Delta Company is too tough for Skittles!

As he had reported in his letters, he says he’s in the hardest platoon in the hardest company. There are even rumors that the soldiers in other companies get to eat the Skittles, M&Ms, and Reese’s Pieces that are in the MREs whereas his platoon has to toss all the good stuff into a contraband pile for the drill instructors. Eat candy like Foxtrot company? Hah! Delta company eats nails for breakfast! Or so he says…

 

Army correspondence course

Sunday, November 4th, 2012

Last Thursday was a red letter day for us because we received two letters from Ethan…although the letters were actually more desert camo color than red. Ethan is in his fourth week of army basic training at Ft. Jackson in South Carolina.

Ethan wrote one of the letters on Sunday. I wonder how much “encouragement” the drill sergeants give the soldiers to write home during their few minutes of free time. “Send your mom a nice letter telling her that you love her or drop and give me 20, maggot!” Even if the communication is born out of a desire to avoid pain rather than being a free will expression of love, it doesn’t make me any less happy to get the letter.

The second letter was written the next day at 3:15 am. He was stuck on a two-hour fireguard shift because the alarms went down and the drill sergeants had to make sure that no one sneaked in or out of the female soldiers’ bay. The fact that he was writing in the wee hours of the morning was reflected in his penmanship. I don’t know what time it was when he finished the letter but his writing got smaller and smaller as he struggled to maintain his focus and simply stay awake.

Before he left for basic training, when he mentioned to someone within the army that he was going to Ft. Jackson, they would sometimes respond with “Oh, so you’re going to ‘Relaxin’ Jackson.'” At least from Ethan’s perspective, that’s pure myth because he ended up in what he believes is the hardest platoon in the hardest company in the base…I wonder if every soldier at Ft. Jackson has that same belief.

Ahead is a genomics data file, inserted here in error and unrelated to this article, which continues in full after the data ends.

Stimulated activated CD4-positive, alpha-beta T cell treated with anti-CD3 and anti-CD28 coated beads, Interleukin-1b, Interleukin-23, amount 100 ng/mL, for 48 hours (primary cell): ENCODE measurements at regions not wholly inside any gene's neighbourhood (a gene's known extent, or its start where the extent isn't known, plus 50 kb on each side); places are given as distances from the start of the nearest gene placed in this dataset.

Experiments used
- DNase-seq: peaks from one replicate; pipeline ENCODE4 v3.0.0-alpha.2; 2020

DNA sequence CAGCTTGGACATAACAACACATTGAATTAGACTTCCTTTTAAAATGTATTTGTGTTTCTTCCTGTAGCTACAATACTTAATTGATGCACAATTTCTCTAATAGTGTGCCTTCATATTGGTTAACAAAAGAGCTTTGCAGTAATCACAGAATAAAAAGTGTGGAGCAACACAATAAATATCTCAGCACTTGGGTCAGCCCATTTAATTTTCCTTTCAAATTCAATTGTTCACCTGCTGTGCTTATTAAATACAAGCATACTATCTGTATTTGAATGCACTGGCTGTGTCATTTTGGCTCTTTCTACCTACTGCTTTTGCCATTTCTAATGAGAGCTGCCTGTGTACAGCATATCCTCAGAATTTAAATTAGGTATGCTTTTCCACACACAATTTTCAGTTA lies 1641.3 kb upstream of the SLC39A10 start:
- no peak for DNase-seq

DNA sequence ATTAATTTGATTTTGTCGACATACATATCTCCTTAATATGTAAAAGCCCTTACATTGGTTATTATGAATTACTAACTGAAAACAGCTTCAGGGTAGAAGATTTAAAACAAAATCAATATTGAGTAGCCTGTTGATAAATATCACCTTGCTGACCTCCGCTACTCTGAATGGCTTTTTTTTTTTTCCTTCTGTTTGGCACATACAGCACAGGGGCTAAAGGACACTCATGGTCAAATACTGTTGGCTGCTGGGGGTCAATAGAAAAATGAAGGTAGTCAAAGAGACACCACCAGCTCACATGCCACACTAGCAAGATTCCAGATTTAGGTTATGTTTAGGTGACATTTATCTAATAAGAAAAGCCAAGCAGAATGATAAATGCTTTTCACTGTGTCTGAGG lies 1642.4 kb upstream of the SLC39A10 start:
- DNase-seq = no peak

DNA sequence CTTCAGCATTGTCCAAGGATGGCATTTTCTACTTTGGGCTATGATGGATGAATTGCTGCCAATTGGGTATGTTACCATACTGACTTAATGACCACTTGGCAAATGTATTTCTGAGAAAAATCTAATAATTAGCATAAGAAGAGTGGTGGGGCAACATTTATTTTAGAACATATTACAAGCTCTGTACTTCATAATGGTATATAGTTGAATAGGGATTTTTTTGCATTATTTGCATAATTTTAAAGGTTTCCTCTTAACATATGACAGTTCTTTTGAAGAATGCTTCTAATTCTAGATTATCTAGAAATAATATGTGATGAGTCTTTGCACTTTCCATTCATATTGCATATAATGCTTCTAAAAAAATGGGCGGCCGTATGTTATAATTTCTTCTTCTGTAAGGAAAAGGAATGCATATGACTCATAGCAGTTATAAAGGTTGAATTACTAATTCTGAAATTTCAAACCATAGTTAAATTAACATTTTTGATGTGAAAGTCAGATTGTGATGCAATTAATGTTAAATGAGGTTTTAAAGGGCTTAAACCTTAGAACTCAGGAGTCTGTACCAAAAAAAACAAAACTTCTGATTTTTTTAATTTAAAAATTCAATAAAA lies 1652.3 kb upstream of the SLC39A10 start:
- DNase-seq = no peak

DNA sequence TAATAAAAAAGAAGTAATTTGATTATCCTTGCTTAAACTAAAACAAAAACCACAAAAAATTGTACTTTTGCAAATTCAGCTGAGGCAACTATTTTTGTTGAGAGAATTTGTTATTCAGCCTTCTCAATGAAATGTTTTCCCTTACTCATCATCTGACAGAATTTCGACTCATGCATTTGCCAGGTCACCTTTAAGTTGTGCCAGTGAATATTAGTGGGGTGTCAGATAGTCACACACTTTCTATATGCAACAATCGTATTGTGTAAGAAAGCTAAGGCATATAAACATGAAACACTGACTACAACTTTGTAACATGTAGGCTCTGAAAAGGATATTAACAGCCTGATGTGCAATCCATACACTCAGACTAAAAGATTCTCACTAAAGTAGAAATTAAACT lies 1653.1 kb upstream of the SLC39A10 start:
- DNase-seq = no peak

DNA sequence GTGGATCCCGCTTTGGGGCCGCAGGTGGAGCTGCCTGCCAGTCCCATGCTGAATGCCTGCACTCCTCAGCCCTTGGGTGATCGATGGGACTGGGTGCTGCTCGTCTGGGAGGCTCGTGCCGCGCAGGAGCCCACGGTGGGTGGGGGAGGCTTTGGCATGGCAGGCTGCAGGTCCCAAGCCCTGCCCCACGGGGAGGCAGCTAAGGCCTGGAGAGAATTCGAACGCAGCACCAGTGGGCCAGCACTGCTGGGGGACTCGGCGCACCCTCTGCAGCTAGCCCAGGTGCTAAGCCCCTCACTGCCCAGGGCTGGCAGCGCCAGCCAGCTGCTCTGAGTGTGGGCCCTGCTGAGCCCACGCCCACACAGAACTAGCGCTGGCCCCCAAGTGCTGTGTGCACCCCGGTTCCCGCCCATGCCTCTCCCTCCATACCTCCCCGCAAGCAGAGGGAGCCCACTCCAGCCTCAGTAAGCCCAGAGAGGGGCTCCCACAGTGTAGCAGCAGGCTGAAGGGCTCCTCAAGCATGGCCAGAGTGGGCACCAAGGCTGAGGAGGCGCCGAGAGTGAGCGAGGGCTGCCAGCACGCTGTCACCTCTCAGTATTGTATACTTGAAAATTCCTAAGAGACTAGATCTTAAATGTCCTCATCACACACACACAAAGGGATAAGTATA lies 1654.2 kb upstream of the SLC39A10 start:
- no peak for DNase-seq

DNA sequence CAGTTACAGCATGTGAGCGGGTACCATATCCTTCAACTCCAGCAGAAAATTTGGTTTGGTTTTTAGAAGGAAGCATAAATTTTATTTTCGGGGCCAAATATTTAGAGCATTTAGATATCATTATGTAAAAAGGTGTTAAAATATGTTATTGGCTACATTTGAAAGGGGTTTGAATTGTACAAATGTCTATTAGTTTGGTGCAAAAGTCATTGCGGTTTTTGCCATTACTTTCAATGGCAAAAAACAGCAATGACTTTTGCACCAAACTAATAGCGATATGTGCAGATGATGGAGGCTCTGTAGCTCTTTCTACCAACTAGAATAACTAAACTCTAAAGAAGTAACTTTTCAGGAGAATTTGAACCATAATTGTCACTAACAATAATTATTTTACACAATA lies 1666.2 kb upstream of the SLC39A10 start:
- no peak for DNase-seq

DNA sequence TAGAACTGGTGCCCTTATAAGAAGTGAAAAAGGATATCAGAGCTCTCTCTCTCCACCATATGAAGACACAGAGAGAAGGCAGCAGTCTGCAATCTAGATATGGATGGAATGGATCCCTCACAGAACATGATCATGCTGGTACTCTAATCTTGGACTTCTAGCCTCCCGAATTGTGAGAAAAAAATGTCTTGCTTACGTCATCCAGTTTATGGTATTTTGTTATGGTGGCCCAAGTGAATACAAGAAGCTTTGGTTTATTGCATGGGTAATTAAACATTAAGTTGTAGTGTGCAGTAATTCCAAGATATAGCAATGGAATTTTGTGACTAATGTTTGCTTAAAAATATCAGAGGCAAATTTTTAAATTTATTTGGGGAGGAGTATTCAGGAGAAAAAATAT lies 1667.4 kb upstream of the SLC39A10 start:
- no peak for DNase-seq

Ethan went onto say that he has two infantry drill sergeants who push them hard. Knowing that I’m a bit of a drill sergeant in my own way he said of them,  “Mom would approve though.” He is so right; pushing my son that so he finds out what he is fully capable of, definitely gets my Seal of Approval.

Based on the information in his letters, I’m learning that there two types of currency in BCT: push ups and phone calls. Push ups are the payment for messing up. Ethan says that 25 is rapidly becoming an insignificant number of push ups to do at any one time. Hmmm, hard to know if that’s a good thing or not.

This soldier has the same reaction as Ethan; “What is this stuff?!”

The other type of currency is a phone call which is the reward that soldiers earn for achieving a certain standard in their training. In his Basic Rifle Marksmanship test next week, he is aiming to score 36/40 which is expert and earns him a phone call. Our cell phones never leave our side now.

His stories about BCT are evidence that the army really does run on its stomach. As a child, Ethan never took much interest in what he ate; if there was a box of Triscuits in the house he was happy. So I’m surprised at how much he talks about food in his letters. He signed off his 3:00am letter by telling us that eating MRE’s for lunch and dinner should be considered a war crime. I can’t wait to hear about the Thanksgiving feast at Ft. Jackson. I only hope it doesn’t come in a pouch.